Ain't No Grave

No Grave Gonna Keep my Body DownAin't No Grave Can Keep My Body Down
In 1967 the song was featured in the film Cool Hand Luke while Luke (Paul Newman) is digging a grave, performed by Harry Dean Stanton. In 1989 Russ Taff covered this song on the album The Way Home and also as an extended version on the 1991 album Under Their Influence. In 1997 it was featured in the film, The Apostle, performed by the movie's star Robert Duvall. In 2006 Crooked Still recorded the song on the album Shaken by a Low Sound. In 2015 Tom Jones recorded the song on his Praise and Blame album.

Cool Hand Luke (soundtrack)

Cool Hand LukeTar SequenceCool Hand Luke'' score
"Plastic Jesus" was sung by Paul Newman, but this version is not included in the soundtrack album. Other songs heard in the film performed by Harry Dean Stanton (but not included on the soundtrack album) include "Midnight Special", "Just a Closer Walk With Thee", "Ain't No Grave Can Keep My Body Down" and "Cotton Fields". Thom Jurek stated in his Allmusic review of the reissue: "Of all the film scores Lalo Schifrin has composed — good and bad, and yes, he's done some stinkers — the score to Stuart Rosenberg's 1967 film Cool Hand Luke... is among his greatest achievements.

2006 in film

20062006 film2006 in film
The following is an overview of events in 2006, including the highest-grossing films, award ceremonies and festivals, a list of films released and notable deaths.

List of film director and actor collaborations

collaborators
Newman * Cool Hand Luke (1967) * WUSA (1970) * Pocket Money (1972) * The Drowning Pool (1975) * Walter Matthau * The Sunshine Boys (1975) * California Suite (1978) * I Ought to Be in Pictures (1982) * Ingrid Bergman * Stromboli (1950) * Europe '51 (1952) * Fear (1954) * Giovanna d'Arco al rogo (Joan of Arc at the Stake, 1954) * Journey to Italy (1954) * Lorenza Izzo * The Green Inferno (2013) * Knock Knock (2015) * The House with a Clock in Its Walls * Genevieve Bujold * Choose Me (1984) * Trouble in Mind (1985) * The Moderns (1988) * Keith Carradine * Welcome to L.A. (1976) * Choose Me (1984) * Trouble in Mind (1985) * The Moderns (1988) * Mrs.

Uptime / Downtime

- Neil Young - After the Gold Rush * 50) *Samples - Adam and the Ants - Prince Charming * 51) *Sound bites - Michael Moorcock & The Deep Fix - Narration 4 from New Worlds Fair * 52) *Sound bites - Dialogue from The Decline of Western Civilization * 53) Killing Jah - 6:35 * 54) *Sound bites - Dialogue from The Decline of Western Civilization * 55) *Samples - Siouxsie and the Banshees - The Killing Jar * 56) *Samples - Thompson Twins - Kamikaze/Frozen in Time * 57) Resignation - 7:40 * 58) *Samples - Marianne Faithfull - I Ain't Goin' Down to the Well No More * 59) *Samples - Poco - Magnolia * 60) *Sound bites - Paul Newman - Dialogue from Cool Hand Luke * The Kleptones Official Site

George Kennedy

George KennedyKennedy
Then came the role for which he won an Academy Award for Best Supporting Actor in Cool Hand Luke (1967), that of "Dragline," a chain-gang convict who at first resents the new prisoner in camp played by Paul Newman, then comes to idolize the rebellious Luke. Kennedy followed with films such as The Dirty Dozen, Bandolero!, and The Boston Strangler. In 1970, he appeared in the Academy Award-winning disaster film Airport, in which he played one of its main characters, airline troubleshooter Joe Patroni. He reprised this role in Airport 1975, Airport '77 and The Concorde ... Airport '79, the only cast member to appear in each film of the series.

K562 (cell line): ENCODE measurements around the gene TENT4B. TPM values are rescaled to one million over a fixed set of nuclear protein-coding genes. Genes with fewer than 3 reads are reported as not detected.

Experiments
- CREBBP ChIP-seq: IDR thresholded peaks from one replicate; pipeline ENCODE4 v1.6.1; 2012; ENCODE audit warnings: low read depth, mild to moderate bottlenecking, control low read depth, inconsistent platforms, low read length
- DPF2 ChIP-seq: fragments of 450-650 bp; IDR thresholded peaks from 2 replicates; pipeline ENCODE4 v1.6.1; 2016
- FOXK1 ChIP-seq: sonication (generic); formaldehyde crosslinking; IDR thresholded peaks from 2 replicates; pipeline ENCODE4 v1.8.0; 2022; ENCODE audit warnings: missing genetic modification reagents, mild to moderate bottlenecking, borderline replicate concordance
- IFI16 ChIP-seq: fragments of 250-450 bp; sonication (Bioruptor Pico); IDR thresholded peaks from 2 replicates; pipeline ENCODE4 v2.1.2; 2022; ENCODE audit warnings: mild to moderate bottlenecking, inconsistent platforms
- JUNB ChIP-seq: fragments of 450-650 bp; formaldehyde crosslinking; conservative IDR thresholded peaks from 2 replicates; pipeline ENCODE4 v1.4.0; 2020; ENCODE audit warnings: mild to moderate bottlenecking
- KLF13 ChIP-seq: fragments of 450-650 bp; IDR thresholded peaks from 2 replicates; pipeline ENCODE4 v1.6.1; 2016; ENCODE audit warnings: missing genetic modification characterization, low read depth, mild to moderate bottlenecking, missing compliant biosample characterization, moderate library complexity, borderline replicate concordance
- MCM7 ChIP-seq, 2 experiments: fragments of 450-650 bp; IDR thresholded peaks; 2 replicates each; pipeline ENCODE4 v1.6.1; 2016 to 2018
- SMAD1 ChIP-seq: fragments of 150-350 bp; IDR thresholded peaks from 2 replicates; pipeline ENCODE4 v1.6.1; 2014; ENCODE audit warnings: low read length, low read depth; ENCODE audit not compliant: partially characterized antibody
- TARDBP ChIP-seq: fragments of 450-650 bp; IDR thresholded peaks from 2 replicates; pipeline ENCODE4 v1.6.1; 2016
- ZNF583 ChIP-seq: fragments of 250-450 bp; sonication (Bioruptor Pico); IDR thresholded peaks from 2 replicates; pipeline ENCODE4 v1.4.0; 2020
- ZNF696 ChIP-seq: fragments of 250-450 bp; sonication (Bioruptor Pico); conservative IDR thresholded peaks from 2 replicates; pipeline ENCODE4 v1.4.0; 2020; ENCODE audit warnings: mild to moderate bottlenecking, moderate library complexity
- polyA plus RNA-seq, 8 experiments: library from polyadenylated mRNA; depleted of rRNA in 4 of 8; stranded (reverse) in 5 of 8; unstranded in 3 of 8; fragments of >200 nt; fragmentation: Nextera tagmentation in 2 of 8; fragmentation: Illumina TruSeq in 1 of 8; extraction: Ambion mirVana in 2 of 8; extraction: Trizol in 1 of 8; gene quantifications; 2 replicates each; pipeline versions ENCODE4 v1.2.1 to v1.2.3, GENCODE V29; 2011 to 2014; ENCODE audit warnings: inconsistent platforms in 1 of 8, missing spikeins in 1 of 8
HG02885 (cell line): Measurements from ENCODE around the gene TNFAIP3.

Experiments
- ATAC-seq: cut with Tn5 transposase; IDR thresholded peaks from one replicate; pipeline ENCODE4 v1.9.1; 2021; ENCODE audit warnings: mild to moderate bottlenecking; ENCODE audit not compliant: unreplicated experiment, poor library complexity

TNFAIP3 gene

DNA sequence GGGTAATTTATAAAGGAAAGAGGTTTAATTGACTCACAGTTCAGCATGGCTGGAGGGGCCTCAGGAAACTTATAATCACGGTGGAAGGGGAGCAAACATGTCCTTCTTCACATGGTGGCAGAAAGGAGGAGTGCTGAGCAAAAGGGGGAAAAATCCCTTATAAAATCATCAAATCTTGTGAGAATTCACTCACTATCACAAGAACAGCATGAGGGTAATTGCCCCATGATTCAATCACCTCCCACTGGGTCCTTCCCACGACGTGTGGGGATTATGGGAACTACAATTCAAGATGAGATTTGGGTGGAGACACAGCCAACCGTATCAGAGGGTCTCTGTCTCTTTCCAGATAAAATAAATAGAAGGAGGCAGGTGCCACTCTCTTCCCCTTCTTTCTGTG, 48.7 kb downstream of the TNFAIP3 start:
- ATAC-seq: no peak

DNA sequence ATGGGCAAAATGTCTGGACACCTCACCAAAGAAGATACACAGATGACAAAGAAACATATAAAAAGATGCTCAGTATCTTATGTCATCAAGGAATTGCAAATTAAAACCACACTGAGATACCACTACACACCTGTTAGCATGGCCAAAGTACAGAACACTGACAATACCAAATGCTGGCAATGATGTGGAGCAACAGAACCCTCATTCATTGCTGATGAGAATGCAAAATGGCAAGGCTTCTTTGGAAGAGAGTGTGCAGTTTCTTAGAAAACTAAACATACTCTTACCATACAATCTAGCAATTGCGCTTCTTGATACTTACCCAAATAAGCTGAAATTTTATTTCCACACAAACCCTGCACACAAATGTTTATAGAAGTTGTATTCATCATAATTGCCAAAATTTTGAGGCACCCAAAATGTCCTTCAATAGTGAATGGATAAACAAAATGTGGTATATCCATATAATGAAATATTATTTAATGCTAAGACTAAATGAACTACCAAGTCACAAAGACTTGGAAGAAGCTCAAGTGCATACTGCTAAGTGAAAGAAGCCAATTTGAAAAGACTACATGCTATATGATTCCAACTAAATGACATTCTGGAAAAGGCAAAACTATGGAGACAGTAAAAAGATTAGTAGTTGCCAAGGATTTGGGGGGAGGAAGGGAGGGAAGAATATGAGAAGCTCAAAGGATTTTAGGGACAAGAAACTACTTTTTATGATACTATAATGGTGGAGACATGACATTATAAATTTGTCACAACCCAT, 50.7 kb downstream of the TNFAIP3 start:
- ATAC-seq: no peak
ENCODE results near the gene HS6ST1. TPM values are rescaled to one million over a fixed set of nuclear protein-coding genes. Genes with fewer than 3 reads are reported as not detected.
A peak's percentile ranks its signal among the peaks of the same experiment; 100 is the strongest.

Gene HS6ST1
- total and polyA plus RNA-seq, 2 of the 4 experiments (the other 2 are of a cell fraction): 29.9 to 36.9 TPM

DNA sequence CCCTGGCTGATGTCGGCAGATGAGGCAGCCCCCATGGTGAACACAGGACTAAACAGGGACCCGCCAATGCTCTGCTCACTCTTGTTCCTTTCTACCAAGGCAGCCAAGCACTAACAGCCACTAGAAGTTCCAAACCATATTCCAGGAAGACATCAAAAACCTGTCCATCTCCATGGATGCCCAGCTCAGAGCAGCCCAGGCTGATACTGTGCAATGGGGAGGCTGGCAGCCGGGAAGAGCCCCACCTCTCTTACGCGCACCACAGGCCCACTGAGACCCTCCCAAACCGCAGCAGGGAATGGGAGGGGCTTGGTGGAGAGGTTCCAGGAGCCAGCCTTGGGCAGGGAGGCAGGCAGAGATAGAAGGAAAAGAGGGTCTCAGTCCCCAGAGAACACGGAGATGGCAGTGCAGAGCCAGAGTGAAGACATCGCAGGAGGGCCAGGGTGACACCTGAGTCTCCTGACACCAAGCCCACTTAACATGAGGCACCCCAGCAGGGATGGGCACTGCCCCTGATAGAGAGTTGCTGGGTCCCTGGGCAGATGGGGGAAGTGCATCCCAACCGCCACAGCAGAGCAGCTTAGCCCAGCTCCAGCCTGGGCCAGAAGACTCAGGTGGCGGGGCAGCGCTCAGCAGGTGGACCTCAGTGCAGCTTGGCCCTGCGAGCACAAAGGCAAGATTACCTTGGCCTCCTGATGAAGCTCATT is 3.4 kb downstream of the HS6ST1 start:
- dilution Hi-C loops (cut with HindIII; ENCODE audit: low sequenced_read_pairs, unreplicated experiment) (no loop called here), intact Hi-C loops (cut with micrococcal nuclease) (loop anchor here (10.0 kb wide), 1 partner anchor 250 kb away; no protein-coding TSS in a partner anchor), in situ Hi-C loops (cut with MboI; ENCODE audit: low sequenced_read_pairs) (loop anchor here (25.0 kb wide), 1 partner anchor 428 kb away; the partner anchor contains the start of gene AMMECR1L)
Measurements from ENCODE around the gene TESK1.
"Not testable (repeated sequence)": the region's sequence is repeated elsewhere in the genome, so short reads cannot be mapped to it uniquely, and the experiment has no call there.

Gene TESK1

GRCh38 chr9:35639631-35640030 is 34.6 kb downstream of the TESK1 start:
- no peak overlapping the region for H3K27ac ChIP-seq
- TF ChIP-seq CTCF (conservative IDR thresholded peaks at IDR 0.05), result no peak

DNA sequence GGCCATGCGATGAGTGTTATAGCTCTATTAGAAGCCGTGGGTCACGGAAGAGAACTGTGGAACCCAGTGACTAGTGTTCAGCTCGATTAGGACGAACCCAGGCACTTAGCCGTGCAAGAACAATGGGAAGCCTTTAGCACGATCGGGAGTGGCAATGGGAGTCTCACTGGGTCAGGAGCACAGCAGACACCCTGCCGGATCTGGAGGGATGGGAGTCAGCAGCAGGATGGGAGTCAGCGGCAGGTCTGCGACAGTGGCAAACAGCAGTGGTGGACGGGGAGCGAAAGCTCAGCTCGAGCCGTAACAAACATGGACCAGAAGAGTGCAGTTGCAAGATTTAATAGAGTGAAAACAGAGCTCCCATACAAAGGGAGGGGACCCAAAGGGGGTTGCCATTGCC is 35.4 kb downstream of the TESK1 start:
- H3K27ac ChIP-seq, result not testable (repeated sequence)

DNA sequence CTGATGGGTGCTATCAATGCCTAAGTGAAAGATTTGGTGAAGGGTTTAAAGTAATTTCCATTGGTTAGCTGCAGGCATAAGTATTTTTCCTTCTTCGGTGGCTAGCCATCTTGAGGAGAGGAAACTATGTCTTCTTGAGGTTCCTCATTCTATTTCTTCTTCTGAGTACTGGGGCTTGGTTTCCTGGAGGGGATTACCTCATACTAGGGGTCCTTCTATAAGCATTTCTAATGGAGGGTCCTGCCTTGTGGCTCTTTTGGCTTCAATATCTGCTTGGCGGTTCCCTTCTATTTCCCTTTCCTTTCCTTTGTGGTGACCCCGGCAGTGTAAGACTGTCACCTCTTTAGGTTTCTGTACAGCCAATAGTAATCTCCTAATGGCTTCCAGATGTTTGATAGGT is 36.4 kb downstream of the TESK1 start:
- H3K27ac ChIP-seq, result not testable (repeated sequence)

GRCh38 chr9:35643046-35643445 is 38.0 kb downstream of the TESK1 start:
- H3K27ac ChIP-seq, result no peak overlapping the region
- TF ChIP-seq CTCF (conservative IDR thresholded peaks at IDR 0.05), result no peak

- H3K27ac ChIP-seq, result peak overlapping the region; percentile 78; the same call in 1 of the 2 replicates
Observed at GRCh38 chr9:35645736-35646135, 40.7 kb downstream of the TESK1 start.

Stuart Rosenberg

Stuart Rosenberg
Stuart Rosenberg (August 11, 1927 – March 15, 2007) was an American film and television director whose motion pictures include Cool Hand Luke (1967), Voyage of the Damned (1976), The Amityville Horror (1979), and The Pope of Greenwich Village (1984). He was noted for his work with actor Paul Newman. Rosenberg was born in Brooklyn, New York City, the son of Sara (née Kaminsky) and David Rosenberg. He studied Irish literature at New York University in Manhattan, and began working as an apprentice film editor while in graduate school.

Strother Martin

Strother Martin
Though he usually appeared in supporting roles, he had major parts in Hannie Caulder, The Brotherhood of Satan (both 1971), Pocket Money (1972) with Paul Newman and Lee Marvin and SSSSSSS (1973). Martin later appeared in another George Roy Hill film, Slap Shot (1977), again with Paul Newman, as the cheap general manager of the Charlestown Chiefs hockey club. He appeared six times each with John Wayne and Paul Newman. Strother Martin can also be seen in Cheech and Chong's Up in Smoke (1978) as Arnold Stoner, the father of Tommy Chong's character Anthony.

Paris, Texas (film)

Paris, TexasParis TexasParis, Texas'' (film)
Harry Dean Stanton had appeared in 100 films before Paris, Texas, with small roles in Cool Hand Luke and a large part in Repo Man, which came out the same year as Paris, Texas. He embraced the leading part of Travis, saying "After all these years, I finally got the part I wanted to play". However, Wenders also said Stanton was unsure of his part, and the age disparity between himself and the younger Nastassja Kinski. Wenders stated he had discovered Dean Stockwell as he was prepared to quit acting, finding no desirable roles and considering beginning a career in real estate. Hunter Carson was the son of co-screenwriter L. M.

What we've got here is failure to communicate

What we've got here is... failure to communicate
The phrase "What we've got here is failure to communicate" is a quotation from the 1967 film Cool Hand Luke, spoken in the movie first by Strother Martin (as the Captain, a prison warden) and, later, paraphrased by Paul Newman (as Luke, a stubborn prisoner). The context of the first delivery of the line is: * Captain: You gonna get used to wearing them chains after a while, Luke. Don't you never stop listening to them clinking, 'cause they gonna remind you what I been saying for your own good. * Luke: (sarcastically) I wish you'd stop being so good to me, Cap'n. * Captain: Don't you ever talk that way to me. (pause, then hitting him) NEVER! NEVER!

Charles Tyner

Hand Luke (1967) - Boss Higgins * The Stalking Moon (1968) - Dace * Gaily, Gaily (1969) - Dr.

Butch Cassidy and the Sundance Kid

Butch CassidyMrs. SundanceWhere There's a Heartache (There Must Be a Heart)